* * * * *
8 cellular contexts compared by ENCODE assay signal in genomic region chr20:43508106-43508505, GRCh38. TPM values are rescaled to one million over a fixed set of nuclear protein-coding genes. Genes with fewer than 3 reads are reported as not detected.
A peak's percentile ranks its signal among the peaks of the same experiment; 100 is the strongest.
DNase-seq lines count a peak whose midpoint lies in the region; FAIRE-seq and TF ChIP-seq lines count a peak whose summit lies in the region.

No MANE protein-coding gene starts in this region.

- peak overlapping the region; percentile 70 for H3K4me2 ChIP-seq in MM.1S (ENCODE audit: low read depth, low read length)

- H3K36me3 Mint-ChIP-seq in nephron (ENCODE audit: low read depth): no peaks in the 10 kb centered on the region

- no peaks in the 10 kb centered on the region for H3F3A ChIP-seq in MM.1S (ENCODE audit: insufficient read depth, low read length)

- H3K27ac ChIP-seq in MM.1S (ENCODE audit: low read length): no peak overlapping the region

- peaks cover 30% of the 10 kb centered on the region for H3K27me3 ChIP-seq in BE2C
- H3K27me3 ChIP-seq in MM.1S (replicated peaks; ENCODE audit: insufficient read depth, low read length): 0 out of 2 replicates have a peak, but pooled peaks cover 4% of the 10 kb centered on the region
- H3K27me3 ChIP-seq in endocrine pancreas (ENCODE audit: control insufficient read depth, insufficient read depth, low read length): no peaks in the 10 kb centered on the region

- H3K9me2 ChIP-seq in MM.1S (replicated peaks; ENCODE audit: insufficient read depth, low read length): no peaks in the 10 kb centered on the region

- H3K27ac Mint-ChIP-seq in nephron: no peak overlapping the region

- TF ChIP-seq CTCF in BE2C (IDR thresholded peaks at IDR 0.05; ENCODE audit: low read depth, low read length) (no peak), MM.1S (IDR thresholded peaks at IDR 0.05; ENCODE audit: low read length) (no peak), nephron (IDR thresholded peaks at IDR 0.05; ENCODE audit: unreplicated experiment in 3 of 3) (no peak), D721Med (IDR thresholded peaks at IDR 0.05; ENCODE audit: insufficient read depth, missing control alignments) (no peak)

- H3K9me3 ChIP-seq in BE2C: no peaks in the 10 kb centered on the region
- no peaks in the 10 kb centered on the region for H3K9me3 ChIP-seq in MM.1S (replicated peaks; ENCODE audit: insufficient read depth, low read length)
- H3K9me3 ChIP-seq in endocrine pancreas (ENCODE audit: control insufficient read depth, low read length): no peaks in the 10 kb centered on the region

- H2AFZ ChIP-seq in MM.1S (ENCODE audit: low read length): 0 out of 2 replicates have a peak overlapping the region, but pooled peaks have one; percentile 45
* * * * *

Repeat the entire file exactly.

8 cellular contexts compared by ENCODE assay signal in genomic region chr20:43508106-43508505, GRCh38. TPM values are rescaled to one million over a fixed set of nuclear protein-coding genes. Genes with fewer than 3 reads are reported as not detected.
A peak's percentile ranks its signal among the peaks of the same experiment; 100 is the strongest.
DNase-seq lines count a peak whose midpoint lies in the region; FAIRE-seq and TF ChIP-seq lines count a peak whose summit lies in the region.

No MANE protein-coding gene starts in this region.

- peak overlapping the region; percentile 70 for H3K4me2 ChIP-seq in MM.1S (ENCODE audit: low read depth, low read length)

- H3K36me3 Mint-ChIP-seq in nephron (ENCODE audit: low read depth): no peaks in the 10 kb centered on the region

- no peaks in the 10 kb centered on the region for H3F3A ChIP-seq in MM.1S (ENCODE audit: insufficient read depth, low read length)

- H3K27ac ChIP-seq in MM.1S (ENCODE audit: low read length): no peak overlapping the region

- peaks cover 30% of the 10 kb centered on the region for H3K27me3 ChIP-seq in BE2C
- H3K27me3 ChIP-seq in MM.1S (replicated peaks; ENCODE audit: insufficient read depth, low read length): 0 out of 2 replicates have a peak, but pooled peaks cover 4% of the 10 kb centered on the region
- H3K27me3 ChIP-seq in endocrine pancreas (ENCODE audit: control insufficient read depth, insufficient read depth, low read length): no peaks in the 10 kb centered on the region

- H3K9me2 ChIP-seq in MM.1S (replicated peaks; ENCODE audit: insufficient read depth, low read length): no peaks in the 10 kb centered on the region

- H3K27ac Mint-ChIP-seq in nephron: no peak overlapping the region

- TF ChIP-seq CTCF in BE2C (IDR thresholded peaks at IDR 0.05; ENCODE audit: low read depth, low read length) (no peak), MM.1S (IDR thresholded peaks at IDR 0.05; ENCODE audit: low read length) (no peak), nephron (IDR thresholded peaks at IDR 0.05; ENCODE audit: unreplicated experiment in 3 of 3) (no peak), D721Med (IDR thresholded peaks at IDR 0.05; ENCODE audit: insufficient read depth, missing control alignments) (no peak)

- H3K9me3 ChIP-seq in BE2C: no peaks in the 10 kb centered on the region
- no peaks in the 10 kb centered on the region for H3K9me3 ChIP-seq in MM.1S (replicated peaks; ENCODE audit: insufficient read depth, low read length)
- H3K9me3 ChIP-seq in endocrine pancreas (ENCODE audit: control insufficient read depth, low read length): no peaks in the 10 kb centered on the region

- H2AFZ ChIP-seq in MM.1S (ENCODE audit: low read length): 0 out of 2 replicates have a peak overlapping the region, but pooled peaks have one; percentile 45